Last week The Washington Post reported that several local black businessmen received significant shares in multimillion-dollar downtown development projects -- often with little or no capital required -- in order for white developers to meet affirmative action goals. This week, staff writer Vernon C. Thompson and photographer Sharon C. Farmer asked members of the noontime crowd in front of Hecht's at Seventh and F streets NW, in the heart of the dowtown redeveopment area, what they thought of the equity arrangement .
Bill Burrision, 43, of Northeast Washington, a federal auditor: "Preferential treatment is necessary in order to have some type of equality -- or (fair) distribution of public funds. . . Look at labor unions, contracting trades -- years ago sons and grandsons entered the business because they had (white) connections. That was preferential treatment."
Michael Roth, 25, of Mount Pleasant, a waiter on Capitol Hill: "It isn't like open season for all blacks. It is for certain blacks with certain connections. I'm from Chicago originally, and it reminds me of the (Richard) Daley machine. It doesn't matter if they are black or white, just well-connected.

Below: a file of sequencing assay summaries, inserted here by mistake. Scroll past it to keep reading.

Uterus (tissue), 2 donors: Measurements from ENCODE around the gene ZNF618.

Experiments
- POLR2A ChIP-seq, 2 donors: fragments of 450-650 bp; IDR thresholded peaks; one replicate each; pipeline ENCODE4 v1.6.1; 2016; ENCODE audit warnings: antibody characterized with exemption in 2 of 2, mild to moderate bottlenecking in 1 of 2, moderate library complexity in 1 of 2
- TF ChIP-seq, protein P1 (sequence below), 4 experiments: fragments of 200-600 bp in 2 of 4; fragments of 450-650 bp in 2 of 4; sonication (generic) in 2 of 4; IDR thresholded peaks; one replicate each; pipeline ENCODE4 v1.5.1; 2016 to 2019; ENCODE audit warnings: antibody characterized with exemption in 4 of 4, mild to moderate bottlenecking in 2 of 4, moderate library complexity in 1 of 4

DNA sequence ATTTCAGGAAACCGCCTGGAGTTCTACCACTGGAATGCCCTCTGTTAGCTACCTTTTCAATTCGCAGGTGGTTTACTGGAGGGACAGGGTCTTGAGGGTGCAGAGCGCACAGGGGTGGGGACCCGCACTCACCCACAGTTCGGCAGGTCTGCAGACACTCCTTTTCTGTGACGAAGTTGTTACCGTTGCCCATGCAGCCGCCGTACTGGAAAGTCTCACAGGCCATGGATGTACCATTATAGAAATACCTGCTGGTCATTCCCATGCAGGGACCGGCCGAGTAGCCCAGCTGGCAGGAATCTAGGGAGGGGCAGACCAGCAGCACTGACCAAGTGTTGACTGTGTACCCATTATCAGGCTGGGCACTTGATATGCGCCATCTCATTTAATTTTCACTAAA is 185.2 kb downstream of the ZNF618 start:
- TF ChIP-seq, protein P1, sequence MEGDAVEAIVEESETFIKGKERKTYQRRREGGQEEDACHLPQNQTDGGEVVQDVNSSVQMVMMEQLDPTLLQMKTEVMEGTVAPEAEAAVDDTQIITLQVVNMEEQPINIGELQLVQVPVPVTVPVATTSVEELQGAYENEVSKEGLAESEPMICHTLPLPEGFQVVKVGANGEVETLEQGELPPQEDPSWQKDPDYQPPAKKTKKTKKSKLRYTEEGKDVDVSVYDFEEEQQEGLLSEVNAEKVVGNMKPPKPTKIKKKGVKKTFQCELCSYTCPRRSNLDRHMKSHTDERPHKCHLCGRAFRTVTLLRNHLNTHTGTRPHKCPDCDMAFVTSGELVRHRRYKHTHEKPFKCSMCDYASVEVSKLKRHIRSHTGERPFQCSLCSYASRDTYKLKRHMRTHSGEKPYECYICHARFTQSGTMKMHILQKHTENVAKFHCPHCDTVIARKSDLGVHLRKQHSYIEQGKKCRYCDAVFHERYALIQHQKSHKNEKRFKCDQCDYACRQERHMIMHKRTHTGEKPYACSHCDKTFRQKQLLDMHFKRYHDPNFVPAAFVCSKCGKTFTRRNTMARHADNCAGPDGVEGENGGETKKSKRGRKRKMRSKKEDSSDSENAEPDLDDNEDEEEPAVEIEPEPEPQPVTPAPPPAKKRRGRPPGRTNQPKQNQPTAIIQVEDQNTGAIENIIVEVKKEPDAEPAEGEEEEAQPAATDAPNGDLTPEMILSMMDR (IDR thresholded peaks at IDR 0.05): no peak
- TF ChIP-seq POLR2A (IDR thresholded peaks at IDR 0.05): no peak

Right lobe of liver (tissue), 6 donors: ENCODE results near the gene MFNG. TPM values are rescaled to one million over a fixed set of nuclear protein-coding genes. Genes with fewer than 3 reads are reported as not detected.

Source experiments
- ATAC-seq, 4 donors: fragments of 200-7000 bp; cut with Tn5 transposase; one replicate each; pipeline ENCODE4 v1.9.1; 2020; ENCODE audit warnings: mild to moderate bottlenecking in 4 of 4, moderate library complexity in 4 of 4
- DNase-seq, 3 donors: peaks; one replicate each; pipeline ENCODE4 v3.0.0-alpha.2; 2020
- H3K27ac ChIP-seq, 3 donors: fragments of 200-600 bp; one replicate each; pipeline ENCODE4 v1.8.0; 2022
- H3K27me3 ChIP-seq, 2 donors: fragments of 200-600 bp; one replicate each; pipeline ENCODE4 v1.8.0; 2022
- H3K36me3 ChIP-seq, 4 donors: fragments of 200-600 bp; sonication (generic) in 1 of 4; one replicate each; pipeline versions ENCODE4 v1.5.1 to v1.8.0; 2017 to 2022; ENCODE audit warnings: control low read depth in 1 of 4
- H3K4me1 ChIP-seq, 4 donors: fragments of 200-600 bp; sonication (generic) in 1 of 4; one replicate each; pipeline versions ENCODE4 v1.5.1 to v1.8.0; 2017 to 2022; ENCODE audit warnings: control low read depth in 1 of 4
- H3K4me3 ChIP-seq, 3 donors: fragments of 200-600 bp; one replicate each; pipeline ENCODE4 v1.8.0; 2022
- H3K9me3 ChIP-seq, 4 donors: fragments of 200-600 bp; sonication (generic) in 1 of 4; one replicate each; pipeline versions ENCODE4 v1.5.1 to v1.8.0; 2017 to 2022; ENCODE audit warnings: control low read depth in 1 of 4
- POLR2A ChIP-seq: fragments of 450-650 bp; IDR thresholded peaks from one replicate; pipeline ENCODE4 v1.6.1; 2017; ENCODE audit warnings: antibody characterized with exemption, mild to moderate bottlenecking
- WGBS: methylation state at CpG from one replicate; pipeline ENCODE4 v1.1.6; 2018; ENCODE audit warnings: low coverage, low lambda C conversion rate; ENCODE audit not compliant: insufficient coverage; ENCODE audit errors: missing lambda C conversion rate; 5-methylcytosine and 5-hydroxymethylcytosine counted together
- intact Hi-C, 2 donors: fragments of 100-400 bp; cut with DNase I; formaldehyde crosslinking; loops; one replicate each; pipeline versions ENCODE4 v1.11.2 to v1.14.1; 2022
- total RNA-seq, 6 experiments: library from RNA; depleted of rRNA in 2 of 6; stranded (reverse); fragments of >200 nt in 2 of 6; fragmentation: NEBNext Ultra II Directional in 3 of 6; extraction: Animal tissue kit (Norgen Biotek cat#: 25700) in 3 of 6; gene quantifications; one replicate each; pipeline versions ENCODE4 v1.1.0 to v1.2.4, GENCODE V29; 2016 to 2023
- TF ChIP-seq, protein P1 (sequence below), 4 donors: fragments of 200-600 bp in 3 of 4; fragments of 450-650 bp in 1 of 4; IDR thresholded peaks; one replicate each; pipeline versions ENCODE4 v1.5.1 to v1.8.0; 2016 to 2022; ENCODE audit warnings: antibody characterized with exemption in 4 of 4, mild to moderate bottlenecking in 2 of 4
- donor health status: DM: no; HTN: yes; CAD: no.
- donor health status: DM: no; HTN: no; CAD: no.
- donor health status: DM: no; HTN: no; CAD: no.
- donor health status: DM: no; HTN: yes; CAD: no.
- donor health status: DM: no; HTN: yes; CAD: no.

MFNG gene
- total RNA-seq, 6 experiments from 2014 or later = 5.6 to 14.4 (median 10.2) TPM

Vermell Gunter, of Southeast Washington, a secretary: "Why shouldn't black people be given preferential treatment? White people have been getting it for years."
Thomas Gunner, 33, of Southeast Washington, unemployed: "It is as it should be. We haven't even half caught up. We are nowhere near where the (whites) are in employment. . . in finances. . . we are nowhere near them."
Carol Izumi, of Dupont Circle, a law student: "I couldn't give you a fourword answer to that.It is a loaded question. It is a question of affirmative action and how you are going to structure programs that are geared to specific goals."
Katie Dillon, of Cleveland Park, mother of 10 children: "I don't think it should be given just because you're black or you're Irish or Polish. Only if you are contributing (financially). Then you should have a share."
Mark Charles, 17, of Mount Pleasant, a student at the University of the District of Columbia: "I think black people have come a long way. They deserve a just reward. Whites have treated them wrong for years."
Stephen Hall, 26, of Southwest Washington, a model: "I don't think there is anything wrong with giving money to blacks so they can help themselves with it. Blacks can use that money."